Rannoch Station – Ben Alder bothy and a great few days away.

Tulloch Station

It had been planned for a while a wee trip to Ben Alder bothy with friends. It’s a fair wander in and we got the train in to the lonely Rannoch station. We had huge bags old bodies and the weather forecast was not great. We decided due to various reasons to take the estate track to Loch Ericht. My knee was still sore and old age made the decisions easy. Add in a lot of rain rivers crossings looked crazy but the estate road was a longer but a safe way in. We had all taken COVID tests and the train was empty with all the passengers masked making things feel a bit surreal.

The weather brightened up. The Loch in the distance . The motley crew plus Islay .

It’s about 8-9 miles to the bothy and we all had not worn big bags for a long time. The first mile hurt we met Dave and Kalies sister Wendy at Rannoch and we took their car to the start of the Estate road. A E bike would have been great but our bags were so big. We started in the rain pretty slowly bags hurting but with plenty of stops for rests we made our way. There were plenty of trees down after the storm but we saw no wild life at all.

The weather changes !

We had only a 6 hour window of light to reach the bothy but as the weather improved we were delighted to get great views of so many hills. This is rugged hill country with so many memories. The cloud lifted and we could see the magnificent Ben Alder and neighbour Ben Bhoil. They dominate the view as does Loch Ericht. The last few miles was a wet boggy path where Lorriane super strong went ahead and we stumbled on. We all got to the bothy well before dark. Taking the bags off was a joy.

Kalie still smiling
Bothy dog Islay

The bothy was sadly a mess we cleaned it up there was so much rubbish about an old pillow, sleeping bag, mats plastic bottles etc sad to see. We soon had the bothy tidy a great fire on we had brought coal with us and there was some dry wood. The girls had a meal ready in a short time and we sorted out our gear. I had plenty of kit but the bothy was warm and we had a cracking night with a few drams and great food. Because I have this cough I was worried I would keep folk awake but it seemed to settle. We had a great night and it seemed so worth all the effort to get there. Tomorrow we would see what the weather brings it was not a great forecast. I was soon asleep tired but so pleased to be here with no one else about.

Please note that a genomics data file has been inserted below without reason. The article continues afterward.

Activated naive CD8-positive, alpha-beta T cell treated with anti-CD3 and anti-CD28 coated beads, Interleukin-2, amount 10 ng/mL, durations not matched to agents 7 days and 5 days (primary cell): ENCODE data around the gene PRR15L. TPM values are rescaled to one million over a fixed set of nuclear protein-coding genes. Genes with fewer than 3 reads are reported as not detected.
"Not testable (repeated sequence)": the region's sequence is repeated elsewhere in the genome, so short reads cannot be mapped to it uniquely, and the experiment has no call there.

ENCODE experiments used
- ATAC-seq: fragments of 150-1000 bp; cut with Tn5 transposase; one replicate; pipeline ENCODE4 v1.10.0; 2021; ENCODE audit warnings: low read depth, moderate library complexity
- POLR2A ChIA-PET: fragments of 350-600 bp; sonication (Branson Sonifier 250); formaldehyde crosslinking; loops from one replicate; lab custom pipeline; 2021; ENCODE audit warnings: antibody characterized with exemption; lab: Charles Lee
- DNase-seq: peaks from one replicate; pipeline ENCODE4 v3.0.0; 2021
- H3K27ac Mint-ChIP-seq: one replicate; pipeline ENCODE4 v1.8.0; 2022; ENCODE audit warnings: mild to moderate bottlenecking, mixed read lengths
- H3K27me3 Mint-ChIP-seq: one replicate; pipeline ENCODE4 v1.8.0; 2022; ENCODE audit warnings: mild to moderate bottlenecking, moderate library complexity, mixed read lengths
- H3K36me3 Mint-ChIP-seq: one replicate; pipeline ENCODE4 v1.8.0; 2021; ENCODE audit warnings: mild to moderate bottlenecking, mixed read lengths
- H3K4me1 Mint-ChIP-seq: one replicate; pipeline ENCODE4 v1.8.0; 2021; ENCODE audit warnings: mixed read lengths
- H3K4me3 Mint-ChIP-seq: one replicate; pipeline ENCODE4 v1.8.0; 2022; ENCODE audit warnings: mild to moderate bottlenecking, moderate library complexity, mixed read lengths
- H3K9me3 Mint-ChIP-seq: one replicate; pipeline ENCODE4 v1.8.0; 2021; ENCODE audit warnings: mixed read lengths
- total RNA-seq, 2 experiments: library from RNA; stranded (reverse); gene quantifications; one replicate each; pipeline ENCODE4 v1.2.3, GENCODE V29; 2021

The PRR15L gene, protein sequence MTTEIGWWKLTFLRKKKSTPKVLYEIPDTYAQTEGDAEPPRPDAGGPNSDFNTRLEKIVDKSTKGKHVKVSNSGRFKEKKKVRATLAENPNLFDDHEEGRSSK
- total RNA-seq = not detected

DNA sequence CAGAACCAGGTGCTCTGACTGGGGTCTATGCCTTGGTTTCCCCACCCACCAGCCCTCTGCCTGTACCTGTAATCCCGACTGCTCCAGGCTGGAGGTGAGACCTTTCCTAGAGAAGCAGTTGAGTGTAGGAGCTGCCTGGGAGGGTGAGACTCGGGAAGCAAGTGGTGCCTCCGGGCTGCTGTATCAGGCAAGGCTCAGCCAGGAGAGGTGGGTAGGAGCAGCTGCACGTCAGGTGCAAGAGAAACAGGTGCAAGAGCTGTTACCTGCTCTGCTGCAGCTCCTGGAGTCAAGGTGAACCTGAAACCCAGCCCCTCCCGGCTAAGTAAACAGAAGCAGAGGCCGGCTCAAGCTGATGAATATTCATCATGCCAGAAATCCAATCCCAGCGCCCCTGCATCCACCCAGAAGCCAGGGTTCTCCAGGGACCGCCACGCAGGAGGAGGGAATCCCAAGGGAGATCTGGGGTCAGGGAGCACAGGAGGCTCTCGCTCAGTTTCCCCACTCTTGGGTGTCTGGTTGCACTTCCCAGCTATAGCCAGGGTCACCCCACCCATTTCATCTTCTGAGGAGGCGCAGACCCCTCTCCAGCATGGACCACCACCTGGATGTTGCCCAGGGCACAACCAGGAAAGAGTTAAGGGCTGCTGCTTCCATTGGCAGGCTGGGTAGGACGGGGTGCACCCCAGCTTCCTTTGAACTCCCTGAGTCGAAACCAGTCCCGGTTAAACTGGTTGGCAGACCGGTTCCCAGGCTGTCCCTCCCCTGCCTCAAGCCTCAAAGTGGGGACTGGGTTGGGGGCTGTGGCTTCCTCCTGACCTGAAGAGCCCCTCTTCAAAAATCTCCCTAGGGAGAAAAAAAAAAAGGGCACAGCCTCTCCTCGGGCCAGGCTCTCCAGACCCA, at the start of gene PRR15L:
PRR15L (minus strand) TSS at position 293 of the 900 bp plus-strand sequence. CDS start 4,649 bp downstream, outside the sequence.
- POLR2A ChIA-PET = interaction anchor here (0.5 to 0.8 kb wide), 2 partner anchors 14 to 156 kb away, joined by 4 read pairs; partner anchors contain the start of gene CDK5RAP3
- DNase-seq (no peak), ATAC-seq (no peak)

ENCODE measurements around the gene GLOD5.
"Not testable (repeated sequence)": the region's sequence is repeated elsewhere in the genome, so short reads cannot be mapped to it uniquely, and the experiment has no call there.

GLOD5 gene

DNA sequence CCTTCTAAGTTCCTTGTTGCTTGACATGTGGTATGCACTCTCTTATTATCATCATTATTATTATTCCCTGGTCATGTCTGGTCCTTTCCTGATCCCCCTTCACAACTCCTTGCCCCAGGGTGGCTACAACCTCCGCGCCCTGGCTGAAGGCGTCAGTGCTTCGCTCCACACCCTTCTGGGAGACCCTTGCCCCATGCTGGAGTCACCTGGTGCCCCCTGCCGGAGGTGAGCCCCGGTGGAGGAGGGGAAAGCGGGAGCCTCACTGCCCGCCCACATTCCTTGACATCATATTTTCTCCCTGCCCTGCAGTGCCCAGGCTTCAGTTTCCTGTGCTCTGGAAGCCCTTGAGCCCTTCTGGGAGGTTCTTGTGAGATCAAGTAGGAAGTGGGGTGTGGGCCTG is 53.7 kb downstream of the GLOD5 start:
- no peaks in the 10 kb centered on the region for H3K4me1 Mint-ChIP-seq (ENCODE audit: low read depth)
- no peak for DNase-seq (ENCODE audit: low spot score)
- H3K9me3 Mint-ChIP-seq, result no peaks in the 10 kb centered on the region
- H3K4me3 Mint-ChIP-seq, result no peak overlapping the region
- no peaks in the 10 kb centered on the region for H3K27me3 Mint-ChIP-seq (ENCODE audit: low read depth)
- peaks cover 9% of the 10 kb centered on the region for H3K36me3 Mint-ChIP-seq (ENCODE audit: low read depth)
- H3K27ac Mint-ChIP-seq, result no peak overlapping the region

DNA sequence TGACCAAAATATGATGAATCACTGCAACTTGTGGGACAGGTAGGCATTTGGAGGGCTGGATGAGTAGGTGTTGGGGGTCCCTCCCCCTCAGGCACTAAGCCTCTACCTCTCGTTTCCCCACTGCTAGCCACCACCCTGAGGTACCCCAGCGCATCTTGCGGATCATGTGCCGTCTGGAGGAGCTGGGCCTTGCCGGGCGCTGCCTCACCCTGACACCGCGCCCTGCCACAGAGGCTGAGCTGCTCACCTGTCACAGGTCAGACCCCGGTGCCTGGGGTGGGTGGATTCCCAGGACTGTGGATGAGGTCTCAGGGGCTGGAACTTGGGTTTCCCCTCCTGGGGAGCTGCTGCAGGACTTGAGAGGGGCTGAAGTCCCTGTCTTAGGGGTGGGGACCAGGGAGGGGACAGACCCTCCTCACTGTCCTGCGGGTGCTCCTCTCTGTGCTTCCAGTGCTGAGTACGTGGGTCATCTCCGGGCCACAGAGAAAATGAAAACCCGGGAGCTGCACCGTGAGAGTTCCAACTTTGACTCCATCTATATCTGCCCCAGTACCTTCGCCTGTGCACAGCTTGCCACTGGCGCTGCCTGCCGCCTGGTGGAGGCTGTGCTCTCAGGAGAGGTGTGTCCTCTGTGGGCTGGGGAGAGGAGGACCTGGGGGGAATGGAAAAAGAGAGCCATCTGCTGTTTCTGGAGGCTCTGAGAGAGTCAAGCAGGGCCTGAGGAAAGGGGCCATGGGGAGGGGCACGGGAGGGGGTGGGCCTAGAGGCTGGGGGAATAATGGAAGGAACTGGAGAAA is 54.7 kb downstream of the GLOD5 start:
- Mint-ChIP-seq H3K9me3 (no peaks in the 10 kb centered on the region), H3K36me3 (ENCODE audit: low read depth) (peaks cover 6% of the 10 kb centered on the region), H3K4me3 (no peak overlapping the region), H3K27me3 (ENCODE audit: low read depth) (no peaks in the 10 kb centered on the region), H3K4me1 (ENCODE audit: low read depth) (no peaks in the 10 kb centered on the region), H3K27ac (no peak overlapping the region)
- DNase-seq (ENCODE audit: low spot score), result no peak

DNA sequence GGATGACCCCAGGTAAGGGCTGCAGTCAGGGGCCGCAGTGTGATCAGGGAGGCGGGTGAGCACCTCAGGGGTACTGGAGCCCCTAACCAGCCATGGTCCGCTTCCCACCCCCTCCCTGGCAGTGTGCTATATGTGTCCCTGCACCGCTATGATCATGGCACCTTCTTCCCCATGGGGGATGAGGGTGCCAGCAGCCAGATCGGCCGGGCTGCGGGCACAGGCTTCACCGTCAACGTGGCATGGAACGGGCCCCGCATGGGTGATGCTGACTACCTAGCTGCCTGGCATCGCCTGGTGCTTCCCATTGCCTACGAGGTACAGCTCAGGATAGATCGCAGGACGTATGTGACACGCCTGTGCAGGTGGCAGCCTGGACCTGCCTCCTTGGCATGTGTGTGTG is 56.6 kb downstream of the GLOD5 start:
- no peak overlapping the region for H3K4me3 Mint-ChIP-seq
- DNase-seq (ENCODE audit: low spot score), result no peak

From the Mountain Bothies website- Ben Alder Cottage – Grid Ref: LR42: NN 499 680

Location: Central Highlands

If you use the Mountain Bothies please join or donate?

Owner: Ben Alder Estate

Ben Alder Cottage is in two parts. The old stone part of the bothy is always open and accessible for anyone to use. The timber built extension is for estate use only.

Availability: Deer Stalking takes place in this area from mid August until the 15th February. The advice from the estate during this time is to stick to paths where possible, and use the most prominent ridges to access the hilltops. Access is never restricted. Ben Alder Estate can be contacted on 07795 225066.

Ben Alder Cottage was last inhabited around 1918 by a Joseph McCook who had lived in this isolated cottage for almost forty years as a deer forester. The bothy sits at a junction of two rights of way and in its present form dates back to 1871. It was first renovated by the MBA in 1969.

To maintain simple shelters in remote country for the use & benefit of all who love wild & lonely places.

A recipient of the Queen’s Award for Voluntary Service, the Mountain Bothies Association is a charity which maintains about 100 shelters in some of the remoter parts of Great Britain.

With the permission and support of the owners, these shelters are unlocked and are available for anyone to use. All of our maintenance activities are carried out by volunteers. We welcome new members who want to support our work, either by attending work parties or by contributing financially through subscriptions and donations. Without this support, many of these unique shelters would be lost forever. If you love the outdoors and wild places, please consider joining us.

About heavywhalley.MBE

Mountain Rescue Specialist. Environmentalist. Spent 37 years with RAF Mountain Rescue and 3 years with a civilian Team . Still an active Mountaineer when body slows, loves the wild places.
This entry was posted in Articles, Bothies, Corbetts and other hills, Mountain Biking, Mountain rescue, mountain safety, Mountaineering, Munros, Other hills Grahams & Donalds, People, Scottish winter climbing., Views Mountaineering, Views Political?, Weather, Well being, Wildlife. Bookmark the permalink.

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